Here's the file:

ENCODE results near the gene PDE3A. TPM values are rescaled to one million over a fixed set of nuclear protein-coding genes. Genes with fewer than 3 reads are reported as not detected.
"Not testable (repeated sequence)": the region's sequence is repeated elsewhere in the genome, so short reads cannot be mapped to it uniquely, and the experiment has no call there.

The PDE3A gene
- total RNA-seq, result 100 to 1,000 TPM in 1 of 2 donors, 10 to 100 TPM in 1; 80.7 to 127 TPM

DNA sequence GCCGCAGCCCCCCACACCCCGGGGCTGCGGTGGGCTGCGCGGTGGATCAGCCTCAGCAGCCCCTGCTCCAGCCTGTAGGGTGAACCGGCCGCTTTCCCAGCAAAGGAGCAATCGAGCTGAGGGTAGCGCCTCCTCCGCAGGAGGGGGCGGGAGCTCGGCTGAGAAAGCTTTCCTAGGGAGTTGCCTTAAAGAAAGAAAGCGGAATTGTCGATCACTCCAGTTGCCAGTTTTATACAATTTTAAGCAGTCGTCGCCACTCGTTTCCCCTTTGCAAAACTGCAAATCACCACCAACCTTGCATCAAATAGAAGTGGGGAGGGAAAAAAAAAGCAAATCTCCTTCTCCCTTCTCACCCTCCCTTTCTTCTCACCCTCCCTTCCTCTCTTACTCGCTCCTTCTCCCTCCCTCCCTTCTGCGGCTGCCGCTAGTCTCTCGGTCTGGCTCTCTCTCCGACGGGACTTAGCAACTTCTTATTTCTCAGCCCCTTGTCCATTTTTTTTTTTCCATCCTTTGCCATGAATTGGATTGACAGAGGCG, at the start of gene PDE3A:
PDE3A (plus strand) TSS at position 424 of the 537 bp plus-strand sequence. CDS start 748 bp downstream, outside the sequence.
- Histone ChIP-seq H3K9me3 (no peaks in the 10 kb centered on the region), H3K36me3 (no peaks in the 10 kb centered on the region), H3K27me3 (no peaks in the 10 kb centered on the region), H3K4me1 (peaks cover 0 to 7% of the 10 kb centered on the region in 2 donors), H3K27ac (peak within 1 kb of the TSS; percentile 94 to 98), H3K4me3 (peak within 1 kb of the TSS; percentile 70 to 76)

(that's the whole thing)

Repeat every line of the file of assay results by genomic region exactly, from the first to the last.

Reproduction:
ENCODE results near the gene PDE3A. TPM values are rescaled to one million over a fixed set of nuclear protein-coding genes. Genes with fewer than 3 reads are reported as not detected.
"Not testable (repeated sequence)": the region's sequence is repeated elsewhere in the genome, so short reads cannot be mapped to it uniquely, and the experiment has no call there.

The PDE3A gene
- total RNA-seq, result 100 to 1,000 TPM in 1 of 2 donors, 10 to 100 TPM in 1; 80.7 to 127 TPM

DNA sequence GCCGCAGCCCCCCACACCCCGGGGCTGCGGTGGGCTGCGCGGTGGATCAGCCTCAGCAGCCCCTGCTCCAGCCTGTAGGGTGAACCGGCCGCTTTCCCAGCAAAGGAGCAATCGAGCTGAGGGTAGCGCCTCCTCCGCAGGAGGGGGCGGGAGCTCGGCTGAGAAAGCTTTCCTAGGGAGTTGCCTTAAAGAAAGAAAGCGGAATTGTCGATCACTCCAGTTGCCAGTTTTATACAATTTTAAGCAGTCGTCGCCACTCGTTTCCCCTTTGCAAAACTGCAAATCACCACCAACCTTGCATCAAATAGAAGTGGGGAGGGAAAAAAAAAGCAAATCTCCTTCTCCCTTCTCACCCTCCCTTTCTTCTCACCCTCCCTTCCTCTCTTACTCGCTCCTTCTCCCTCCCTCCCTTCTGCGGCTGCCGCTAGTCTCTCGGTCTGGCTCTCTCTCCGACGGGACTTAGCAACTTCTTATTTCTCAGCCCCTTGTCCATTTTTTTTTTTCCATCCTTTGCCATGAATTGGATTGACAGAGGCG, at the start of gene PDE3A:
PDE3A (plus strand) TSS at position 424 of the 537 bp plus-strand sequence. CDS start 748 bp downstream, outside the sequence.
- Histone ChIP-seq H3K9me3 (no peaks in the 10 kb centered on the region), H3K36me3 (no peaks in the 10 kb centered on the region), H3K27me3 (no peaks in the 10 kb centered on the region), H3K4me1 (peaks cover 0 to 7% of the 10 kb centered on the region in 2 donors), H3K27ac (peak within 1 kb of the TSS; percentile 94 to 98), H3K4me3 (peak within 1 kb of the TSS; percentile 70 to 76)